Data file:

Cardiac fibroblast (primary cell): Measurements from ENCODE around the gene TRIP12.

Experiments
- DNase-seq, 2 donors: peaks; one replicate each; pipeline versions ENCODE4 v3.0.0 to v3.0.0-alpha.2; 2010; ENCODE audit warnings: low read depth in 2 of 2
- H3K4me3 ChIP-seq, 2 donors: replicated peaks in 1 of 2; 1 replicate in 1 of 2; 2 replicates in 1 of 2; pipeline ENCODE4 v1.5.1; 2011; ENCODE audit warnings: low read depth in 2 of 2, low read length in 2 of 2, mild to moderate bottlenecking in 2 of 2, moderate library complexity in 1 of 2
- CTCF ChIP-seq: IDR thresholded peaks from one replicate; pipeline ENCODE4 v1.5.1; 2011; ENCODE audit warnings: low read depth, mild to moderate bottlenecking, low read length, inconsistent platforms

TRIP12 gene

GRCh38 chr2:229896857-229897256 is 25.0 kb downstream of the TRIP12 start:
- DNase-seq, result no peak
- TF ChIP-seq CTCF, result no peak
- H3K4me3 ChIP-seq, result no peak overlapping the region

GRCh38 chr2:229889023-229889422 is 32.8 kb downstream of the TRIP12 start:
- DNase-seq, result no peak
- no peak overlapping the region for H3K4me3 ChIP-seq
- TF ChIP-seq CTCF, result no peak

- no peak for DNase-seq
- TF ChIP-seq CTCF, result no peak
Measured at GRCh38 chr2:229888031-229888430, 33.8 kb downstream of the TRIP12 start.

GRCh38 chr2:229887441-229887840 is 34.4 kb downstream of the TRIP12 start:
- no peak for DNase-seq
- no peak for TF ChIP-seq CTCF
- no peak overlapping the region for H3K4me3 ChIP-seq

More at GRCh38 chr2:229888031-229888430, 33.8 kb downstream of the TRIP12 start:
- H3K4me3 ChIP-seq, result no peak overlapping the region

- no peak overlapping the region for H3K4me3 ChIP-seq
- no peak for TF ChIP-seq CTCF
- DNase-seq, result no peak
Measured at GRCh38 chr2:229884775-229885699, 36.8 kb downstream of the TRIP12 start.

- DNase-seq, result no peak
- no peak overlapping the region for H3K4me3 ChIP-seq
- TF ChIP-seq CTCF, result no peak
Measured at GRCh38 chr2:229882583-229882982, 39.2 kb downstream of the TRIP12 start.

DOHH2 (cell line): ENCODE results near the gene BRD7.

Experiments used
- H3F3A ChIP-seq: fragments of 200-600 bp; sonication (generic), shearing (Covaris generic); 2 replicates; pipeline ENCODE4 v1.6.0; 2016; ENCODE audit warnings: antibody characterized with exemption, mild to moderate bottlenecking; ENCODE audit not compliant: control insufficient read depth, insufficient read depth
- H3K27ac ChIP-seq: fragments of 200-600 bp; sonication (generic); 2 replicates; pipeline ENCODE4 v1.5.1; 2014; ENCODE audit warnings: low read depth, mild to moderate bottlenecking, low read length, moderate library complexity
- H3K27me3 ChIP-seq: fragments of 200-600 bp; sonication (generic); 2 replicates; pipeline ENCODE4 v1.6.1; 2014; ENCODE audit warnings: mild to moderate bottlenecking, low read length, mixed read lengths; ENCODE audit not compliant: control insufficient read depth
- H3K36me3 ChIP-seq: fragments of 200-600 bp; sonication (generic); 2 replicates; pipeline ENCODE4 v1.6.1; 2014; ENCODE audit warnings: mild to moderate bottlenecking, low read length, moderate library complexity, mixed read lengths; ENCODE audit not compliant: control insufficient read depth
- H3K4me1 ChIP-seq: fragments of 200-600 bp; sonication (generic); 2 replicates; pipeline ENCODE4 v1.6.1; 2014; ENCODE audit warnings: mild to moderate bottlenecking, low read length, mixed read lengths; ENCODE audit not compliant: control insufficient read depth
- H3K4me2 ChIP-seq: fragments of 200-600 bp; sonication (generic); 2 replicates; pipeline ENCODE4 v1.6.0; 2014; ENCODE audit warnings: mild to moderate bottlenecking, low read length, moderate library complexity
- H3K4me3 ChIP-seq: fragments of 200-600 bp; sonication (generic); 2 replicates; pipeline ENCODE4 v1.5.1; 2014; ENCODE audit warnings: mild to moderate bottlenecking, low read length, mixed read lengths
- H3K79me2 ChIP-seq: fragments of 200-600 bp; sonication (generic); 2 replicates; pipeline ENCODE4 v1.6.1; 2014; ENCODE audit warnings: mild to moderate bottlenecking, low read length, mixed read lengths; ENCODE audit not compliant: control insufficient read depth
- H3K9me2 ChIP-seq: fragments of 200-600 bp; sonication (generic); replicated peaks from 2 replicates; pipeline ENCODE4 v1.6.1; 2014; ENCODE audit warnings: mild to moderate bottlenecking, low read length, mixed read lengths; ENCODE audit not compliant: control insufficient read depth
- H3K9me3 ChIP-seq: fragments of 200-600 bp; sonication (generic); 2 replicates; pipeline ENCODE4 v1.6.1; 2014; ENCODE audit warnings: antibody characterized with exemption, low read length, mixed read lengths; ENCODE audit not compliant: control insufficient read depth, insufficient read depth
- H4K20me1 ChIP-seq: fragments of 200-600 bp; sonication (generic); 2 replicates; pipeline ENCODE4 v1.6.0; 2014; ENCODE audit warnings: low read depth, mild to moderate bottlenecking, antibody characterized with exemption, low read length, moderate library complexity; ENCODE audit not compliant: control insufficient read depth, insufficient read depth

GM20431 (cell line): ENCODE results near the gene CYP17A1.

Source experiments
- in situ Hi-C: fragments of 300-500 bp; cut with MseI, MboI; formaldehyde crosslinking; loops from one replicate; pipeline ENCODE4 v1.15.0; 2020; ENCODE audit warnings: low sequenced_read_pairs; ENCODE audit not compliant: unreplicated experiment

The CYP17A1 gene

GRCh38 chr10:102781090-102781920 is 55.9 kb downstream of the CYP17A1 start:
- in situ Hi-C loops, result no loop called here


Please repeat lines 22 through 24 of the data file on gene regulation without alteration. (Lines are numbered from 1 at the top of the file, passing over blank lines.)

More at GRCh38 chr2:229888031-229888430, 33.8 kb downstream of the TRIP12 start:
- H3K4me3 ChIP-seq, result no peak overlapping the region

- no peak overlapping the region for H3K4me3 ChIP-seq